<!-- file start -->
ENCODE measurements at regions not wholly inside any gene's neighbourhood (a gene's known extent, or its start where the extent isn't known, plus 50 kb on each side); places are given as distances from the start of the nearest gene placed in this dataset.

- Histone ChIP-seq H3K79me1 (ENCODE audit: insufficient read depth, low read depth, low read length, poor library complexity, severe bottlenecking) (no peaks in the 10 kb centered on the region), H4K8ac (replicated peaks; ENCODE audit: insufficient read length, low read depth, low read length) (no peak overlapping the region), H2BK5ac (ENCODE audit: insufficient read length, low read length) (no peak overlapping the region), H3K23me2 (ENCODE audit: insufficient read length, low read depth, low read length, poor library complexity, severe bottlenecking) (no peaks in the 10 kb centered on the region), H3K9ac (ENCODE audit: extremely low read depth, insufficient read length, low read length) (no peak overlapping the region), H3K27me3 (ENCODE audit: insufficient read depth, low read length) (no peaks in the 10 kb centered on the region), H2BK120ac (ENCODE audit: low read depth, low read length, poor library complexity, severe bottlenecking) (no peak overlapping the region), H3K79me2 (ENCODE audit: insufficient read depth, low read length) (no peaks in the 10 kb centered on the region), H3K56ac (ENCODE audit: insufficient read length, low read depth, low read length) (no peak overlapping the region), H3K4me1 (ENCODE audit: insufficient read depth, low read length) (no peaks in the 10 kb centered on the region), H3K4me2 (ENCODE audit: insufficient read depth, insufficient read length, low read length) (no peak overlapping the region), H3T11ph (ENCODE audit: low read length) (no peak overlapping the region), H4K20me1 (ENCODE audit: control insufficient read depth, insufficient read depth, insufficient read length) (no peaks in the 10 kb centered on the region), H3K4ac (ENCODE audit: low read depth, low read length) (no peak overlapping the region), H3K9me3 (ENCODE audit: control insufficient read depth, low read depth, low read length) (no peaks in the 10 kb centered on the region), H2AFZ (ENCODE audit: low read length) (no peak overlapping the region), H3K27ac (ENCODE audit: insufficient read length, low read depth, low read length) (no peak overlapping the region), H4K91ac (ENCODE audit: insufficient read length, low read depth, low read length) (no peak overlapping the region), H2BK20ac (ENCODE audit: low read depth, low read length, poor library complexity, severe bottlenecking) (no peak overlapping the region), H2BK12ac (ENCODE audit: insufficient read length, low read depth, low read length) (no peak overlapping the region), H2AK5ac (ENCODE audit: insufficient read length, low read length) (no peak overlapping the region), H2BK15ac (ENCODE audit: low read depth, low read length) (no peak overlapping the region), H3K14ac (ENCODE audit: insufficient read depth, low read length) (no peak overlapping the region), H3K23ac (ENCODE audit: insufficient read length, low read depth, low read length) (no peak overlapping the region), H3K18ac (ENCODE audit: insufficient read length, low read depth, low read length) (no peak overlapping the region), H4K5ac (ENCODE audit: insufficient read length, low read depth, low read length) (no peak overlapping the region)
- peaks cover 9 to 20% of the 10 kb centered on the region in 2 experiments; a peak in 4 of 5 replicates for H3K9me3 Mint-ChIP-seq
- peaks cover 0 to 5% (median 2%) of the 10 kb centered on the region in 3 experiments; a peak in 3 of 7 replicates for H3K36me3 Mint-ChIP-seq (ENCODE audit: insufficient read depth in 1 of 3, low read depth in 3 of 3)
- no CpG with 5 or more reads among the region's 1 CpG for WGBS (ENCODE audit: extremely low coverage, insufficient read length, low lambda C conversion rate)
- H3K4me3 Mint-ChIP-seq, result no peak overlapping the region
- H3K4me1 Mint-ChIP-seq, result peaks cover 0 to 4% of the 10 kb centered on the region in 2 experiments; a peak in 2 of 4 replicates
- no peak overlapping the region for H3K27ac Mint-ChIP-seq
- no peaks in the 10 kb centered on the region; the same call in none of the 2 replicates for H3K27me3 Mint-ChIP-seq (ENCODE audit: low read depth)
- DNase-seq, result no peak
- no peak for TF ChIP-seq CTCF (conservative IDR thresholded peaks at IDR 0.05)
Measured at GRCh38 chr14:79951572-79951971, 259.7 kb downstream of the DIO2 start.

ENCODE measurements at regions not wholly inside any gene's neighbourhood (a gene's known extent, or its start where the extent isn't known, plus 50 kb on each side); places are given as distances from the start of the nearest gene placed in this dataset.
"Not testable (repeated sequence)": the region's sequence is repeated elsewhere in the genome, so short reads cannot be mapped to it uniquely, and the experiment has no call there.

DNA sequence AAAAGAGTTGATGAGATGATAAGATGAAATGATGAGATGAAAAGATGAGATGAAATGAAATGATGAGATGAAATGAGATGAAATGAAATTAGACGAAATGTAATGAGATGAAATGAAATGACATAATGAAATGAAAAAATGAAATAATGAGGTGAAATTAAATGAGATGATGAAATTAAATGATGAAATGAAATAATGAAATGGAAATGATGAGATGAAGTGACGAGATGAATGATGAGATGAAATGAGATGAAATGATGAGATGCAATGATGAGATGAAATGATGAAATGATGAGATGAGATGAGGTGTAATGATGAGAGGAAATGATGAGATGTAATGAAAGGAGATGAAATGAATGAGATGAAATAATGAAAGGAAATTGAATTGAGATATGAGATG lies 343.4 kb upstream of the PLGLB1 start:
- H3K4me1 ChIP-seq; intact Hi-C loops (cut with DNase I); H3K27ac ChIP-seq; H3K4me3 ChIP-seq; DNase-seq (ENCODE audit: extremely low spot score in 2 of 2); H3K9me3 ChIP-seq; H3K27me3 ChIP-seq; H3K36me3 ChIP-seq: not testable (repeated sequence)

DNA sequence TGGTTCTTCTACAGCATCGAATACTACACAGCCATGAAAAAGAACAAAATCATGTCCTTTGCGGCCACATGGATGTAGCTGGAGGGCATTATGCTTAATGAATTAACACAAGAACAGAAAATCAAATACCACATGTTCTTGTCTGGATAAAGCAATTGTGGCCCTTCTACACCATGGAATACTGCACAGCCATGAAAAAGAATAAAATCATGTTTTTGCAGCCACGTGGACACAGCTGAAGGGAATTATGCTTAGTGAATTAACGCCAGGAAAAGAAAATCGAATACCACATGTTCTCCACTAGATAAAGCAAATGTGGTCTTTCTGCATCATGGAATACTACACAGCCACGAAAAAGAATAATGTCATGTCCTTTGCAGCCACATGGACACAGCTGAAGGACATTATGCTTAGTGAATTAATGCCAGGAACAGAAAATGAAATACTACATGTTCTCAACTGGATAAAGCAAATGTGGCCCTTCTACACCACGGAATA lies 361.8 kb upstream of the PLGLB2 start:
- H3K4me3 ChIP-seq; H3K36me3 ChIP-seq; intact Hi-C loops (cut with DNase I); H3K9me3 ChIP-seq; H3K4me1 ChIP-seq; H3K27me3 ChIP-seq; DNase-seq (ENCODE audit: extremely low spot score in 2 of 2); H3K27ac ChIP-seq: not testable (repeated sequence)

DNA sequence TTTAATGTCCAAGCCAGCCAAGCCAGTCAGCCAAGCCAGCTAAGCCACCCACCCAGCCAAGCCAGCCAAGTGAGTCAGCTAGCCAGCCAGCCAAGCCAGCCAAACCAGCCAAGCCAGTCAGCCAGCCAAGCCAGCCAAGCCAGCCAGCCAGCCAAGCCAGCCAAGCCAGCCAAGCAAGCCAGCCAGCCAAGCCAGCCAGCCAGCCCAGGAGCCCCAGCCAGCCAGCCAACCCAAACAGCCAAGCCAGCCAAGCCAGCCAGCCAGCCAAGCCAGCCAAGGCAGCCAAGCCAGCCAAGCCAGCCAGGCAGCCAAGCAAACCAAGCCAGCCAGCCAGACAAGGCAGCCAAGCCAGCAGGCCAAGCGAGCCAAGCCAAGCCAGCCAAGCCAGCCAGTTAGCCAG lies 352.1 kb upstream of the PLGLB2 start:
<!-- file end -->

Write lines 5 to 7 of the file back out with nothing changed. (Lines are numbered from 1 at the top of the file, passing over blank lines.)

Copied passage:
- no CpG with 5 or more reads among the region's 1 CpG for WGBS (ENCODE audit: extremely low coverage, insufficient read length, low lambda C conversion rate)
- H3K4me3 Mint-ChIP-seq, result no peak overlapping the region
- H3K4me1 Mint-ChIP-seq, result peaks cover 0 to 4% of the 10 kb centered on the region in 2 experiments; a peak in 2 of 4 replicates